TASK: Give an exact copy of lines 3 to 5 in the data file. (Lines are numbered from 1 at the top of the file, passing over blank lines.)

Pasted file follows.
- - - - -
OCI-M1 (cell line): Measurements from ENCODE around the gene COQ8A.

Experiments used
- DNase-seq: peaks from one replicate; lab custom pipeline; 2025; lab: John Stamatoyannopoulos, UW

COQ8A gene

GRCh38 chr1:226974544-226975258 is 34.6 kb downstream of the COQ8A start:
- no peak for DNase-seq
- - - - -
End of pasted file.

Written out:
- DNase-seq: peaks from one replicate; lab custom pipeline; 2025; lab: John Stamatoyannopoulos, UW

COQ8A gene

GRCh38 chr1:226974544-226975258 is 34.6 kb downstream of the COQ8A start: